When you speak to members of the Woman to Woman project it’s impossible not to ask about the role of women in jazz, how a band formed by seven female musicians came together and what message they are trying to get across.
“It’s a question that would never be asked of a man,” says Renee Rosnes, pianist and artistic director of the show. She’s right. But it’s not often - never before in Malaga - that you see an all-woman jazz septet. And that is precisely what they aim to change: “I hope that when [audiences] see a band on stage that happens to be all female they think that it isn’t such a strange thing anymore, that it can be normal and not only normal, but common,” adds Rosnes.
Woman to Woman aims to break barriers and stereotypes this evening, Friday 14th, at the Portón del Jazz festival inAlhaurín de la Torre, a show that sold out some time ago. “Women’s time has come to be a natural part of the jazz genre,” she says.
Renee Rosnes coordinates a team fronted by vocalist Cécile McLorin (Miami, 1989), the winner of a Grammy for Best Jazz Vocal Album in 2016, an award that turned her into a star, however much she denies this. “I would certainly not call myself a star,” she says.
“For a promoter maybe it’s different, but my life has not changed. I’m not interested in articles about me or interviews, I’m not curious, so I try to isolate myself from that,” adds the singer. So she won’t be reading this article then: “You’ll have to convince me,” she says at the other end of the phone line. But rather than false modesty her reaction is more of “a self confidence issue”.
The rest of the band is formed by clarinetist Anat Cohen, saxophonist Melissa Aldana, trumpeter Ingrid Jensen, double bass player Noriko Ueda and drummer Allison Miller. They say their playing is no different from that of a male septet, neither more powerful nor more delicate. “The music speaks for itself and when we perform there is no explanation necessary,” says Rosnes. “Music itself has no gender.”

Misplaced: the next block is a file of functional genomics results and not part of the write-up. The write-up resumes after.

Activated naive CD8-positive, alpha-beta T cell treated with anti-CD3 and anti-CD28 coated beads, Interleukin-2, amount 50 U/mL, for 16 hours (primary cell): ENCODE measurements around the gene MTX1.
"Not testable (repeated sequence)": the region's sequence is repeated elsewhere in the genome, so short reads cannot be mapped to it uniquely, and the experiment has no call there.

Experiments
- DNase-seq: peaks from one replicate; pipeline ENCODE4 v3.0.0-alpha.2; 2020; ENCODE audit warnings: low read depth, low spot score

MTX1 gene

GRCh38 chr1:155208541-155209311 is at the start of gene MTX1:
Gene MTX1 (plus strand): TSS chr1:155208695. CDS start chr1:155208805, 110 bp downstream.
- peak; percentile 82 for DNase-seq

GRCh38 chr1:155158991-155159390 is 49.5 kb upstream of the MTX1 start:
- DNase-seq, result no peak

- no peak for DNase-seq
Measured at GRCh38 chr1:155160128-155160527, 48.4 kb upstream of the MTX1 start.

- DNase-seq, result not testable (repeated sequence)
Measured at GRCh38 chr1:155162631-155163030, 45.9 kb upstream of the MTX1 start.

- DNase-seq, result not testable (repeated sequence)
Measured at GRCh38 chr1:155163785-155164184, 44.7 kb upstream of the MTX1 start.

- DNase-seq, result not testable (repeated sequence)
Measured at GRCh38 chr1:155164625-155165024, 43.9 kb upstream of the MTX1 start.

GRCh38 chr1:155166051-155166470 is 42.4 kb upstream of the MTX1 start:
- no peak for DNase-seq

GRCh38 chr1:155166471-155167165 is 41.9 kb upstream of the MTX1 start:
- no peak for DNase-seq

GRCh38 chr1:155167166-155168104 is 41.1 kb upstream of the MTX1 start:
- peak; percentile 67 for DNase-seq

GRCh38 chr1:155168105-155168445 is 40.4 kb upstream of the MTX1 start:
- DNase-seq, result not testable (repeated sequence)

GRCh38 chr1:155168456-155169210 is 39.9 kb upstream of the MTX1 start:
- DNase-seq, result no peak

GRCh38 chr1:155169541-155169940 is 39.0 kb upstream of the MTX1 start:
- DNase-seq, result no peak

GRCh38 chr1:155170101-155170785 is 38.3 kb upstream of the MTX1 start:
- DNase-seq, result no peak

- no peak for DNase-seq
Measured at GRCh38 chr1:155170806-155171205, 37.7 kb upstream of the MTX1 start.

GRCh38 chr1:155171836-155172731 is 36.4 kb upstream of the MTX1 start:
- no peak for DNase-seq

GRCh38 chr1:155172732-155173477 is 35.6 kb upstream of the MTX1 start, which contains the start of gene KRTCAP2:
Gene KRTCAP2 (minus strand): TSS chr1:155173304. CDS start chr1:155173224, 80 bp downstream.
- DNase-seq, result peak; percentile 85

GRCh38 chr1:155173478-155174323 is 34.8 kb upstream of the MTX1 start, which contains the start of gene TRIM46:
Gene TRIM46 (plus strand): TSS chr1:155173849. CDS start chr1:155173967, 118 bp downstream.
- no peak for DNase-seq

McLorin agrees: “Musically it’s the same, but I think what I feel is different touring with women is everything that happens backstage. It’s a different environment. There are things you can talk about with a group of women that you don’t necessarily talk about if you’re the only woman in a group of men.”
As a vocalist she is aware that she has come across fewer barriers than a female drummer, for example, but being a woman in this world “can be challenging in terms of not having to apologise for your opinions and things like that”. Not just in music but in society in general.
In Alhaurín she will put her voice to jazz standards. But how does she put her own stamp on them? “It just takes time to figure out what your voice is as a musician. It takes a lot of listening, a lot of trying things out. I’m not so obsessed with being original because I know that I’m building upon stuff that’s already been done,” she explains.
The conversation veers towards something she is obsessed with, flamenco. She admits that she listens to the genre “non-stop” and her current favourite is La Marelu. “Now we’re going to spend an hour [talking],” she says and asks for recommendations. But there’s no time, she has to dress for that night’s concert.